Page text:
Home > Uncategorized > “You Want to Get Rid of Lübeck.”

“You Want to Get Rid of Lübeck.”

Written 16.6.2010

“You want to get rid of Lübeck,” Thomas said to me yesterday afternoon. It was not a question, but a statement. Thomas works at the shop that fixed my bike, and he had been invaluable in terms of mechanical know-how, and general advice for biking to Zarrentin. But yes, I was restless and it was time to get rid of Lübeck.

I got a late start out of the city because of some delays with the repairs, but I was determined not to tarry another day, so I set off south, in the direction of Ratzeburg and Zarrentin. It was a perfect day to be outside, and I was thrilled to be on the road again. I followed the main road out of town, and soon crossed the former border into Herrnburg. Immediately, things were different. There were less small shops, and signs of business. The houses looked older, were usually half-timbered, and more often than not, sported a thatched roof. I was in farmland, and the smell of pastures and manure hung thick over the countryside. I even spotted a couple of horseback riders farther down the road.

The road was easy cycling, but occasionally, in a village, the street would suddenly turn into cobblestones, which were very unpleasant. I only got turned around once in Schattin, where I followed a muddy country path for a little way before I realized that it wasn’t going anywhere and turned around. I made it to Campow in good time, but south of town, I encountered the “hard country track” described by my guidebook, which I might term “a sand and gravel pit.” It was slow going for a kilometer or two, but I was eventually rewarded with a glorious view of Lake Ratzeburg and an exciting downhill ride.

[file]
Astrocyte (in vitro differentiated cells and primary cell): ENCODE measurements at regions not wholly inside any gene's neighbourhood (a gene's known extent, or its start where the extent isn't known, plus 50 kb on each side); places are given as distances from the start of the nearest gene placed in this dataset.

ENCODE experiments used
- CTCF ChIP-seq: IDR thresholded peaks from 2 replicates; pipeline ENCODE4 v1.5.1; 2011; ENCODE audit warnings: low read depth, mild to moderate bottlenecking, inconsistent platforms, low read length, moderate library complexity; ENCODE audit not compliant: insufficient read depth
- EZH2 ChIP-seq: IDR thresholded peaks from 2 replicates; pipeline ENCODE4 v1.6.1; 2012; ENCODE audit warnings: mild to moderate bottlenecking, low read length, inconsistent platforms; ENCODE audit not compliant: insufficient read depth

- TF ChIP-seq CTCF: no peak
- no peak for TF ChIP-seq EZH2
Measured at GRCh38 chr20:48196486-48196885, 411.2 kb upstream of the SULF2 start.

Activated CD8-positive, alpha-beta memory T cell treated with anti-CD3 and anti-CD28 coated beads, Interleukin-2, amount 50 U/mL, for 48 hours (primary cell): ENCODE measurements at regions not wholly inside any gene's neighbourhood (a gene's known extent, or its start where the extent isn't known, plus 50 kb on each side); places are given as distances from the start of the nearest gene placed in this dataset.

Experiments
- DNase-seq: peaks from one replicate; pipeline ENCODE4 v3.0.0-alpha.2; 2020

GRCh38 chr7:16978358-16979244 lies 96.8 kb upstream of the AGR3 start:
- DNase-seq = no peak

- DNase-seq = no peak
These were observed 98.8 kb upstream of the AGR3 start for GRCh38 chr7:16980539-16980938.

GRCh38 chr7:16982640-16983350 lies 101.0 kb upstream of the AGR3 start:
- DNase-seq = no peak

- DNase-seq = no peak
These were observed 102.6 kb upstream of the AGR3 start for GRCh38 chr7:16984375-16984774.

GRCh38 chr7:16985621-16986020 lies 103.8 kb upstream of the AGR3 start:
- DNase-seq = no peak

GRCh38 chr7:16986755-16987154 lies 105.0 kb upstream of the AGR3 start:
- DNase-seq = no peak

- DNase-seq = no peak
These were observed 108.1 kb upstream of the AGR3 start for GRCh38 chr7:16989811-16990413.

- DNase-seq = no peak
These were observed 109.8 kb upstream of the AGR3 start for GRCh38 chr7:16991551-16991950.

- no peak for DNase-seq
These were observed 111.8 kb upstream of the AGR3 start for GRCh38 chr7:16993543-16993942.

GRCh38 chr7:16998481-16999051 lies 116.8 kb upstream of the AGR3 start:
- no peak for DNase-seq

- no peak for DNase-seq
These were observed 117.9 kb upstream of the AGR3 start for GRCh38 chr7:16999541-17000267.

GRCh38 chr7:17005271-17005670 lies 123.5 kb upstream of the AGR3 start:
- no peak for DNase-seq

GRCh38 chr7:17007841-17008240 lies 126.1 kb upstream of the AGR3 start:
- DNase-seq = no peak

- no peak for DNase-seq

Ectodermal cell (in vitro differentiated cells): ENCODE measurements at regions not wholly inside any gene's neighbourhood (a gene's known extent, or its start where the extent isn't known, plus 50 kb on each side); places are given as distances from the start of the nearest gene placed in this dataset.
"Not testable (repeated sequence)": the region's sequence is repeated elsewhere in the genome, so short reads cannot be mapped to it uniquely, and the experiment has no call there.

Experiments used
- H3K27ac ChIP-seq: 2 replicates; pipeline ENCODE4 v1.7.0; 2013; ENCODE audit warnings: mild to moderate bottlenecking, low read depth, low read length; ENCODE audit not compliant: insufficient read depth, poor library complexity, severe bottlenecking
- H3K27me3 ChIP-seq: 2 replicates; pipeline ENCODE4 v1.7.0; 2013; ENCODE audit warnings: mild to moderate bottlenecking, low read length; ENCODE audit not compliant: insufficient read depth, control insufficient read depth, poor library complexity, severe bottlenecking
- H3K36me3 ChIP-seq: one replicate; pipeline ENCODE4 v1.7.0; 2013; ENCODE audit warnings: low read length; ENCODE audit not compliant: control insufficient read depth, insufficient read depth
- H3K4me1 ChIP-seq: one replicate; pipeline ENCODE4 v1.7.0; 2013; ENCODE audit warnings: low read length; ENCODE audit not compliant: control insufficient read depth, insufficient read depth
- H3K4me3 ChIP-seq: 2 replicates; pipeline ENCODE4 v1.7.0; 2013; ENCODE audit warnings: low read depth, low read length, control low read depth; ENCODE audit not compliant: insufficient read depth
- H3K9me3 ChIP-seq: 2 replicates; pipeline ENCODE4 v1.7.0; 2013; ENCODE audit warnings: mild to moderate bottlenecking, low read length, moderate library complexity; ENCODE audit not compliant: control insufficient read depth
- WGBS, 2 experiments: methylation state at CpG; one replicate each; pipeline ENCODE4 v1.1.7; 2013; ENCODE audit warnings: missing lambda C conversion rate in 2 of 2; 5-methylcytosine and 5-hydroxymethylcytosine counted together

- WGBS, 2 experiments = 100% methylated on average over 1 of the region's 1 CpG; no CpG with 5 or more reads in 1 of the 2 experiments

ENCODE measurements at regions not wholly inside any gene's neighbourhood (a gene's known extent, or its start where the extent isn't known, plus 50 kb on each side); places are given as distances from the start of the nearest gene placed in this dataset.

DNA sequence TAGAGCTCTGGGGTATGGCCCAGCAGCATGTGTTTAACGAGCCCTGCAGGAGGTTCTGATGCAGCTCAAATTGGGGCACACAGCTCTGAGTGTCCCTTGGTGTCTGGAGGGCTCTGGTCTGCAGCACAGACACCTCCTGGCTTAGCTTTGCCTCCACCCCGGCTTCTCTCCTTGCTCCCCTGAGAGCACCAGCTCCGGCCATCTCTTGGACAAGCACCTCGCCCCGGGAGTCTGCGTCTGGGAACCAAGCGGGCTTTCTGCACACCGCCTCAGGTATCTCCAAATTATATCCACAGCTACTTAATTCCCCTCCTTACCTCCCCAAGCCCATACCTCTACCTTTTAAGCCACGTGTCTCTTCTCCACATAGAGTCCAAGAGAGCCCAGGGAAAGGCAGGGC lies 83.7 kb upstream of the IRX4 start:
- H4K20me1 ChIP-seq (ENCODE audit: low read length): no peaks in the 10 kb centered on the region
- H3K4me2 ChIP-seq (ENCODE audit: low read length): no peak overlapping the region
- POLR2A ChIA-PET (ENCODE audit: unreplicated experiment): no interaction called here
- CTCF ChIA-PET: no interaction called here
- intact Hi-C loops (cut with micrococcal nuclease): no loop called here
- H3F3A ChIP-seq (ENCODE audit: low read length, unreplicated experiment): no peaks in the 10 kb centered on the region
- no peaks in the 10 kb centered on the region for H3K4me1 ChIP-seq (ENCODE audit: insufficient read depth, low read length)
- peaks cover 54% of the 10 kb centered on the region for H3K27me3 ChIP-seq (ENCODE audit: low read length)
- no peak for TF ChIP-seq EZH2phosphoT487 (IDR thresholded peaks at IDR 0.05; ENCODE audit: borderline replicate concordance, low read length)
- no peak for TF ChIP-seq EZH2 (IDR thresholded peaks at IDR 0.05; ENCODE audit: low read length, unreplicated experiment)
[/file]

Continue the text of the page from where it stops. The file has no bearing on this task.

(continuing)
I realized earlier that my best bet for overnight was in Ratzeburg, and I pedaled hard to make it early enough. I got to the city around 4:45, and spent a frustrating hour looking for a place to stay. I followed at least three signs for hotels and pensions, which didn’t seem to lead anywhere. Around 6, I was nervous, riding through old town, when I turned the corner and saw the most welcoming hotel sign I’d ever laid eyes on. I parked and went inside, where there was a staircase and two locked doors. I knocked and a moment later, a woman opened it and spoke sternly in German. I apologized and asked if she spoke English, and I was able to get a room on the second floor, and a space for my bike in their garage. Despite a late start, I deemed my short day a success.

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